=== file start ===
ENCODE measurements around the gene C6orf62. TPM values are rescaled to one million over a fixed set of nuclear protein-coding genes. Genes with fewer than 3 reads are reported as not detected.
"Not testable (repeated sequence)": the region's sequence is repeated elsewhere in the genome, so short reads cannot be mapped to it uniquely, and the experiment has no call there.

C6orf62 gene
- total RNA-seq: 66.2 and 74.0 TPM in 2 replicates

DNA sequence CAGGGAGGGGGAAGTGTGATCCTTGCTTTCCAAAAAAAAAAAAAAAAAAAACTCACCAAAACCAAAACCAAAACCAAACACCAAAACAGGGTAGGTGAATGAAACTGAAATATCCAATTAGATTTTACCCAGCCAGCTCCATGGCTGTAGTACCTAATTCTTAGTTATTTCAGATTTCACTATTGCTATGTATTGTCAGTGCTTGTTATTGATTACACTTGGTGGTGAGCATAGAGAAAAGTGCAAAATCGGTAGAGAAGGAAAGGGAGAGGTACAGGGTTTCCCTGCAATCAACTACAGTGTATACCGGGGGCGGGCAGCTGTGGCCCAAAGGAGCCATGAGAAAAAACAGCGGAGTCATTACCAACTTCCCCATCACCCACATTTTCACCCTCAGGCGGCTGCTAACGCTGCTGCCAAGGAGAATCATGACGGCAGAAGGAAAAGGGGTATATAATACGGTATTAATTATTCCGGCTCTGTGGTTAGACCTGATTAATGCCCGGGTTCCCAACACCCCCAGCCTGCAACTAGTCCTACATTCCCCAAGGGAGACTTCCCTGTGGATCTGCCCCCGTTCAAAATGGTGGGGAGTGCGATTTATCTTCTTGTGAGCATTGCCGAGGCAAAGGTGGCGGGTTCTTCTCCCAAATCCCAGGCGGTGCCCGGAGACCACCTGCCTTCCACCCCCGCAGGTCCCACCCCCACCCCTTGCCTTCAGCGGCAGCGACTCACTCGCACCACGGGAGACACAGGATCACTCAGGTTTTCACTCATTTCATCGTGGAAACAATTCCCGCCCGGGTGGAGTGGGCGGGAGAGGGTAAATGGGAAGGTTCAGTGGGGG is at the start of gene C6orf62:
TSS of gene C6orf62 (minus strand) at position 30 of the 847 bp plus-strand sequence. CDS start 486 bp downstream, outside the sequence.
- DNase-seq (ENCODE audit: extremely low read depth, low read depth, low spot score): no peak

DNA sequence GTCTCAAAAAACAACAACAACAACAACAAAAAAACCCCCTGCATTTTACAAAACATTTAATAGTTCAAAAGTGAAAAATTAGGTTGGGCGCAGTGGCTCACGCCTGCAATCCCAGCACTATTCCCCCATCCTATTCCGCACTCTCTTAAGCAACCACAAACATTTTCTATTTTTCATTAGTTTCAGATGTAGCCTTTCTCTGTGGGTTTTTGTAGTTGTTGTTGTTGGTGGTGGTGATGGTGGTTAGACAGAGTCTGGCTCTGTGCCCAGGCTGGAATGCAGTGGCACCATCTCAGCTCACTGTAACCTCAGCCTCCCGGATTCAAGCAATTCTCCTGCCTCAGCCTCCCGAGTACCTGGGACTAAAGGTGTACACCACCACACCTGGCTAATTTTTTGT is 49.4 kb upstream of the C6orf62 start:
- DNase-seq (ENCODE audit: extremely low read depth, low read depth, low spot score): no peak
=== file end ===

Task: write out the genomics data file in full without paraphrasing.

ENCODE measurements around the gene C6orf62. TPM values are rescaled to one million over a fixed set of nuclear protein-coding genes. Genes with fewer than 3 reads are reported as not detected.
"Not testable (repeated sequence)": the region's sequence is repeated elsewhere in the genome, so short reads cannot be mapped to it uniquely, and the experiment has no call there.

C6orf62 gene
- total RNA-seq: 66.2 and 74.0 TPM in 2 replicates

DNA sequence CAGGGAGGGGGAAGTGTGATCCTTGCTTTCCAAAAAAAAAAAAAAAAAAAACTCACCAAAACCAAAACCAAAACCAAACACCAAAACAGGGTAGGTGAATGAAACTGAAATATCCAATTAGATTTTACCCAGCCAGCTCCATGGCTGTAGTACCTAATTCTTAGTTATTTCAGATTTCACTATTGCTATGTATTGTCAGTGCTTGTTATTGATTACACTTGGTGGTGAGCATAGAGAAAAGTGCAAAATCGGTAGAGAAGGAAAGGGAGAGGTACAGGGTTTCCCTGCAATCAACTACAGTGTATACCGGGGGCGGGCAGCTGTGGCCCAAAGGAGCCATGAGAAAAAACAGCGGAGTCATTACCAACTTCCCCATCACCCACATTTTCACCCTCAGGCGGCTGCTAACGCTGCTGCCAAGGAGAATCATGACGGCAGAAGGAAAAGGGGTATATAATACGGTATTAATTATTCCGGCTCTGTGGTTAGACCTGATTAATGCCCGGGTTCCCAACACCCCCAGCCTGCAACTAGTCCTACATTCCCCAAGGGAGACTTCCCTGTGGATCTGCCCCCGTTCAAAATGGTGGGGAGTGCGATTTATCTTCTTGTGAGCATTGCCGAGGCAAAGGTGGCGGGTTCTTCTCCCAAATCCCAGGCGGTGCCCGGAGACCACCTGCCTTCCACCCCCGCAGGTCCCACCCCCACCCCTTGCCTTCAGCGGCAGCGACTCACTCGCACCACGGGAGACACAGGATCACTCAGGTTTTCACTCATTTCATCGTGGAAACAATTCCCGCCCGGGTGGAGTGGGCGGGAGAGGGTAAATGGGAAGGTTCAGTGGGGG is at the start of gene C6orf62:
TSS of gene C6orf62 (minus strand) at position 30 of the 847 bp plus-strand sequence. CDS start 486 bp downstream, outside the sequence.
- DNase-seq (ENCODE audit: extremely low read depth, low read depth, low spot score): no peak

DNA sequence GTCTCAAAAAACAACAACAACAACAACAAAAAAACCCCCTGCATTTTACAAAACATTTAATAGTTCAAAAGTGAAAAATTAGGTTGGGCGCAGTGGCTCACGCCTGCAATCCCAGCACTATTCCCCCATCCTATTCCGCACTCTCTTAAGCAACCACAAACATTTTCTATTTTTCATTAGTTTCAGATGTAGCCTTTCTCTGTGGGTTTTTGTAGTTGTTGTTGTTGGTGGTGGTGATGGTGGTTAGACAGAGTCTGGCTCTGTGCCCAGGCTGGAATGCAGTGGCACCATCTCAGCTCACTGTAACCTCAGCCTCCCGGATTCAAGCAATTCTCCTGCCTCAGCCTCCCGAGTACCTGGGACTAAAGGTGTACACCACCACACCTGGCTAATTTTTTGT is 49.4 kb upstream of the C6orf62 start:
- DNase-seq (ENCODE audit: extremely low read depth, low read depth, low spot score): no peak